FanPost

Sean Rodriguez and his Frustrating Approach

Sean Rodriguez is a frustrating baseball player. When we first got him in the Kazmir trade, I was stoked (I literally went outside and started throwing 95 mph fastballs with poor command and little movement, good for a 64 ERA+). A friend of mine who follows prospects much more closely than I do cautioned that his minor league numbers were a bit up and down, in hitters parks, etc., and that people could pretty much see whatever they wanted to see in them, but I'm an optimist, so I chose to see a future all-star. Then Rodriguez had an amazing spring, and I was hooked. Rodriguez has a super quiet, calm stance. When he takes a pitch, he doesn't bat an eye, and when he swings, it's quick, handsy, level, and explosive looking. Problem is, the results just haven't matched up with my probably unrealistic expectations. And while I first thought his approach looked like that of an elite batter, who spit on everything he couldn't drive, while daring the pitcher to give him something hittable, I soon began to doubt his ability to actually tell what he could or couldn't hit.

To try to verify my eyes, I looked at the swing percentages for all major league batters, excluding pitchers not named Micah Owings, who accrued 100 or more plate appearances from 2008 till now (the span during which Rodriguez spent time in the majors), which yielded a group of 642 players. All stats are from Fangraphs.

S-Rod

League AVG

Percentile

Swing%

46.2%

46.2%

50

Z-Swing%

62.9%

65.8%

29

O-Swing%

28.8%

27.4%

63

 

So, while S-Rod is right in the middle when looking at the total number of pitches he swings at, he's in the bottom third in terms of actually offering at the more hittable pitches, and also trails the pack in being able to lay off balls out of the zone. He meets the league average by being below average in two different, opposing ways. And for those who are wondering, it's not like he's being confronted with real unusual pitch location - 51.1% of pitches to him have been in the zone and the league average was 48.9% during this time period.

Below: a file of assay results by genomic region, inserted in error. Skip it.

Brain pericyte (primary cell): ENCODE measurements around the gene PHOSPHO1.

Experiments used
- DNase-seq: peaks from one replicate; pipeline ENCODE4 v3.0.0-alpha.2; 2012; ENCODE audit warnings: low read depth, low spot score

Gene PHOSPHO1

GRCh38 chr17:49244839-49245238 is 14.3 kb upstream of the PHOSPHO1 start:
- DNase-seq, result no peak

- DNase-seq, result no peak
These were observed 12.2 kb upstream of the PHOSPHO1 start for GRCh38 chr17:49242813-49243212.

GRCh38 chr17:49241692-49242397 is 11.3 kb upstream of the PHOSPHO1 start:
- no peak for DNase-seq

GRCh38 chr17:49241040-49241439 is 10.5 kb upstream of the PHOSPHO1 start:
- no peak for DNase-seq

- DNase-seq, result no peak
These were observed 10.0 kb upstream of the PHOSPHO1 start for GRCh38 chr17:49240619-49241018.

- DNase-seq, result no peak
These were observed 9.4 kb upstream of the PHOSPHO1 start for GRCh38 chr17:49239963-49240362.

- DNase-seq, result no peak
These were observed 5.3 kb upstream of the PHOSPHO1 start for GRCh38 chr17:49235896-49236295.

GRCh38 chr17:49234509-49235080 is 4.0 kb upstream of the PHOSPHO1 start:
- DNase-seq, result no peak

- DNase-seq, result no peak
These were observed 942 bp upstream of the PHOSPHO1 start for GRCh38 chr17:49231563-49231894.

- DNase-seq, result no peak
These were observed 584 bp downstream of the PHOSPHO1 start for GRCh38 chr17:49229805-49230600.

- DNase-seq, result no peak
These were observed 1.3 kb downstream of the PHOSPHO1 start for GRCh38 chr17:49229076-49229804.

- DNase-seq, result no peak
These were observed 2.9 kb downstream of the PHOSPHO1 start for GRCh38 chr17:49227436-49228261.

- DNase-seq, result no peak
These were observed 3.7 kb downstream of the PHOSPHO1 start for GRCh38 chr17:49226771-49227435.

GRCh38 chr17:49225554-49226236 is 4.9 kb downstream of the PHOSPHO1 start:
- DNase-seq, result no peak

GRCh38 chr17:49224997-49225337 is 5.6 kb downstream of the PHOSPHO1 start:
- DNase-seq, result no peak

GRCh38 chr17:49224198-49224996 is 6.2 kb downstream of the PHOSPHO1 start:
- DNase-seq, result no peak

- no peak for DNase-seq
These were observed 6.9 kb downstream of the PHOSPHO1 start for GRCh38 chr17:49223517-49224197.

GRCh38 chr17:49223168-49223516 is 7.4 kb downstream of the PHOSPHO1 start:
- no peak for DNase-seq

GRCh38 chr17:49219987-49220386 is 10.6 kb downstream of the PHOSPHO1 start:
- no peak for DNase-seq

But, how bad is this? Well, a player with a good batting eye should swing at significantly more balls in the zone than he does out of it, so I sorted eligible players by the difference between their Z-Swing% and their Swing%. This should give some idea of a players skill at pitch selection separate from their overall aggression. Heading off this list is unsurprisingly, Chipper Jones, followed not terribly closely by Milton Bradley and Elijah Dukes. Clearly, debilitating personal issues go hand in hand with otherworldly pitch recognition. The much coveted Russel Branyan checks in at number four, and the departed Carlos Pena at number eight. Of current Rays, Matt Joyce has the best showing at #20, with the next appearance being B.J. Upton at #88 (a fact I found shocking, given the rap he's gotten for poor pitch selection).

Sean Rodriguez checks in all the way down at #539, good for 16th percentile, last on the Rays (yes, slightly worse than Brignac). The average "isolated eye" is 19.6%, S-Rod's is 16.7%. Get this man some Lasik!

"Isolated Eye"

Percentile

Matt Joyce

25.6%

97

B.J. Upton

22.8%

86

Kelly Shoppach

22.4%

83

Dan Johnson

21.6%

71

Casey Kotchman

21.1%

67

Sam Fuld

20.6%

62

Johnny Damon

20.5%

62

Evan Longoria

19.9%

53

John Jaso

19.4%

48

Ben Zobrist

18.8%

39

Reid Brignac

17.0%

18

S-Rod

16.7%

16

 

Edit: I've fixed the numbers to exclude pitchers. I left Micah Owings in because he's awesome, and has an above average isolated eye of 19.7%.

This post was written by a member of the DRaysBay community and does not necessarily express the views or opinions of DRaysBay staff.

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